Something like this?

http://forum.arcadecontrols.com/index.php/topic,162796.msg1715230.html#msg1715230




Scott

Ya those look pretty cool something like that although I'll be going with a more generic "mame" or big "M"

but yup.. something along those lines.

Im also going to make my marquee (mame) with 3d printing so each letter will have it's own chamber with an addressable RGB led.. I think it'll be more interesting than a static print.

so i'll be able to animate the marquee ... kinda.
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Re: 3d Printing buttons?
« Reply #10 on: October 14, 2021, 01:49:10 am »
I have finally had my first direct experience with 3D printing yesterday. I had some buttons manufactured for a synthesizer of mine. Negative experience, in part because of me, in part because of the manufacturer.
A warning: selecting the wrong material will lead to an unuseful object. The material I asked for (bet it: the cheapest plastic) doesn't bend at all. It breaks by looking at it and, in an arcade button, would definitely brake in the microswitch insertion phase. And I am deliberally avoiding to comment the surface finish.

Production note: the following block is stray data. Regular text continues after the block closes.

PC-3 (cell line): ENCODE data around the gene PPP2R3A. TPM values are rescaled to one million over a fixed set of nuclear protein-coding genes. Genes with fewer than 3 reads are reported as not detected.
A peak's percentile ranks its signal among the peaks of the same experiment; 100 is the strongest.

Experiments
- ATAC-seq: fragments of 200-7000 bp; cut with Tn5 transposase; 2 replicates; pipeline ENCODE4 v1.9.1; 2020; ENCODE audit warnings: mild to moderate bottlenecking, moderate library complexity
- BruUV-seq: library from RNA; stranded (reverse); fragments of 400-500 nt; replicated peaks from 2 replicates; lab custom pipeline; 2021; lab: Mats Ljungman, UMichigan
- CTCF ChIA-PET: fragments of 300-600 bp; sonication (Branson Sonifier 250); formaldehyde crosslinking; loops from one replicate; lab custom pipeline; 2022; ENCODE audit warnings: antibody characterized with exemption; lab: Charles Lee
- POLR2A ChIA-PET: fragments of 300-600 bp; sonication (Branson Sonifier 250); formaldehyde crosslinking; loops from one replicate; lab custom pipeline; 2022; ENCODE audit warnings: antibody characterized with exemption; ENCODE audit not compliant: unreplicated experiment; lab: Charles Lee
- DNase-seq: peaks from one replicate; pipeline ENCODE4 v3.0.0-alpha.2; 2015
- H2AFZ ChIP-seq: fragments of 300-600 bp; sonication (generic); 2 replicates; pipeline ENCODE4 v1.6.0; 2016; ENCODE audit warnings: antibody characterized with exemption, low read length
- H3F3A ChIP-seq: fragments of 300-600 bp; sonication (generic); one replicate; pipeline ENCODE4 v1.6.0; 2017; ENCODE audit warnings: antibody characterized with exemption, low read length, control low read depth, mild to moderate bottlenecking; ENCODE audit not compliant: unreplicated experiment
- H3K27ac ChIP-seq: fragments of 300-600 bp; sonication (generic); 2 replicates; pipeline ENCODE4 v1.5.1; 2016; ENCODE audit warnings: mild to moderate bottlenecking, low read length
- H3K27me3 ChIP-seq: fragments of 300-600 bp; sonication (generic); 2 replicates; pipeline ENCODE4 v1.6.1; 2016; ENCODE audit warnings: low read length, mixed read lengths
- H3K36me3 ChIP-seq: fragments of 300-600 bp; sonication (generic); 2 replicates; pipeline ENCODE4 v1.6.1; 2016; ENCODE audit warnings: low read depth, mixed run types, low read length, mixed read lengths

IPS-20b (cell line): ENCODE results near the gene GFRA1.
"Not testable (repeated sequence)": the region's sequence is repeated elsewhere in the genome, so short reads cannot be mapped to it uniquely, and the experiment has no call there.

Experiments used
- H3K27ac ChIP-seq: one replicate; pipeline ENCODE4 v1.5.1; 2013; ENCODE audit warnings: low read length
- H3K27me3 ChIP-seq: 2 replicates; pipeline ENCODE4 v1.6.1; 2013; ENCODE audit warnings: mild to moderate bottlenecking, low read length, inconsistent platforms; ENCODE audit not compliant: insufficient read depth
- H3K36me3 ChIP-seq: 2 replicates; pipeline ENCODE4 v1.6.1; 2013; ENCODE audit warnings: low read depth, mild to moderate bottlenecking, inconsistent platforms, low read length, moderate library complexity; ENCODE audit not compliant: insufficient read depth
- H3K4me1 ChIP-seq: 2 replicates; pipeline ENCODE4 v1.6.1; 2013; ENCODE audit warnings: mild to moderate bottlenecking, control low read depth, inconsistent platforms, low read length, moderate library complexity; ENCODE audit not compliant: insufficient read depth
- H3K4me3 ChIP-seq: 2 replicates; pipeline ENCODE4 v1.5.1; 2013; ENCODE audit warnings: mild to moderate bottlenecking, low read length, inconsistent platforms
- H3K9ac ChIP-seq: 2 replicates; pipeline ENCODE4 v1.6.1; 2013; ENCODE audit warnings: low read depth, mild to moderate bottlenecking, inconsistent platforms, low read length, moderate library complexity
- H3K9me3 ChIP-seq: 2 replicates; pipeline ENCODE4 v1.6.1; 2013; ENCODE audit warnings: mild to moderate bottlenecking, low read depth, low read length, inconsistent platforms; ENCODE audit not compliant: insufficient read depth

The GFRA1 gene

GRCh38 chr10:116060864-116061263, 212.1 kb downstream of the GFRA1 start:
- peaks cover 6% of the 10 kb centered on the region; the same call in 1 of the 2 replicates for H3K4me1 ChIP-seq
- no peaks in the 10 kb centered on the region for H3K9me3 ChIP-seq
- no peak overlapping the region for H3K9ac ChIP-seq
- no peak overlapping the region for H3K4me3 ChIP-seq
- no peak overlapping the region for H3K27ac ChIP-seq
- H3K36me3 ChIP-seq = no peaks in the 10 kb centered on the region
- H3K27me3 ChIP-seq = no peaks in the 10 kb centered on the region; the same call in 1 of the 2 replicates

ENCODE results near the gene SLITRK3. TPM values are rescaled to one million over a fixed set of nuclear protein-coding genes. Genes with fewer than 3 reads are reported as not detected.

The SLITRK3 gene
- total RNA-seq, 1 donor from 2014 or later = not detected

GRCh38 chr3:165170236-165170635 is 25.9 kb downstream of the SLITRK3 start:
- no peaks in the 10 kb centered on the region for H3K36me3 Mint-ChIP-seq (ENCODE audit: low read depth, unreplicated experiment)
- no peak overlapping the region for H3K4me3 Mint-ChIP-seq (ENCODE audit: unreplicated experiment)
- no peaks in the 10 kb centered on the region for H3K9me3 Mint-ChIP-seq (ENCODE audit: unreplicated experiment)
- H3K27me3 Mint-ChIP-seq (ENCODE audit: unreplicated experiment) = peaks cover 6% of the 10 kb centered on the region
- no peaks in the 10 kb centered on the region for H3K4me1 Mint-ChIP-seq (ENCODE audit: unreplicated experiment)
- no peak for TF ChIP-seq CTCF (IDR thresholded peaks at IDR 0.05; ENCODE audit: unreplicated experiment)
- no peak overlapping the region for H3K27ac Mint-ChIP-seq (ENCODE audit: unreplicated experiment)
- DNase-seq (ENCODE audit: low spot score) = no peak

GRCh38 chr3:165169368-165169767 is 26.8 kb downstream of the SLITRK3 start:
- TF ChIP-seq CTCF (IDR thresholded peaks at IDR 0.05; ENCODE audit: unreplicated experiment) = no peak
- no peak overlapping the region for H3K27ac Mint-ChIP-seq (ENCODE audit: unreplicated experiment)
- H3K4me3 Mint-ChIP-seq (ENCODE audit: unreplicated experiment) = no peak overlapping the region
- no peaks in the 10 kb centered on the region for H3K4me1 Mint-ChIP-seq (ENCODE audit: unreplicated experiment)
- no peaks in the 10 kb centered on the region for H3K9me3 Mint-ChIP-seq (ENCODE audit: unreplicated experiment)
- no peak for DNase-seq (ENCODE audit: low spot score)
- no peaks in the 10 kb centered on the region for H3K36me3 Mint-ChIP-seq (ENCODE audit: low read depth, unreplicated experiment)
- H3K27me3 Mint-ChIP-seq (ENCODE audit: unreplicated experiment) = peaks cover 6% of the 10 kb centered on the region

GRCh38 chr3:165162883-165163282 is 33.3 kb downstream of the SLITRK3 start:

At today we are still in the need for an expert consultance before ordering 3D printer objects, and costs are still prohibitive unfortunately.

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Re: 3d Printing buttons?
« Reply #11 on: October 14, 2021, 04:56:53 am »
Ya those look pretty cool something like that although I'll be going with a more generic "mame" or big "M"

but yup.. something along those lines.
These things are pretty easy to make or remix in OpenSCAD into whatever you want.   ;D

Im also going to make my marquee (mame) with 3d printing so each letter will have it's own chamber with an addressable RGB led.. I think it'll be more interesting than a static print.

so i'll be able to animate the marquee ... kinda.
3d printed marquee with animated lighting.

Sounds a bit like Le Chuck's suggestion here.
Found a shot of what I was talking about:



Do that as namco and back lite it like Nep did his Two Headed Beast and you've got yourself a slick marquee at a fraction of the cost and blindingness of neon.


Scott

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Re: 3d Printing buttons?
« Reply #12 on: October 14, 2021, 11:24:27 am »
omg is that a cnc wood cutter he's got there.. that would be sweeeet.

I wonder what something like that costs.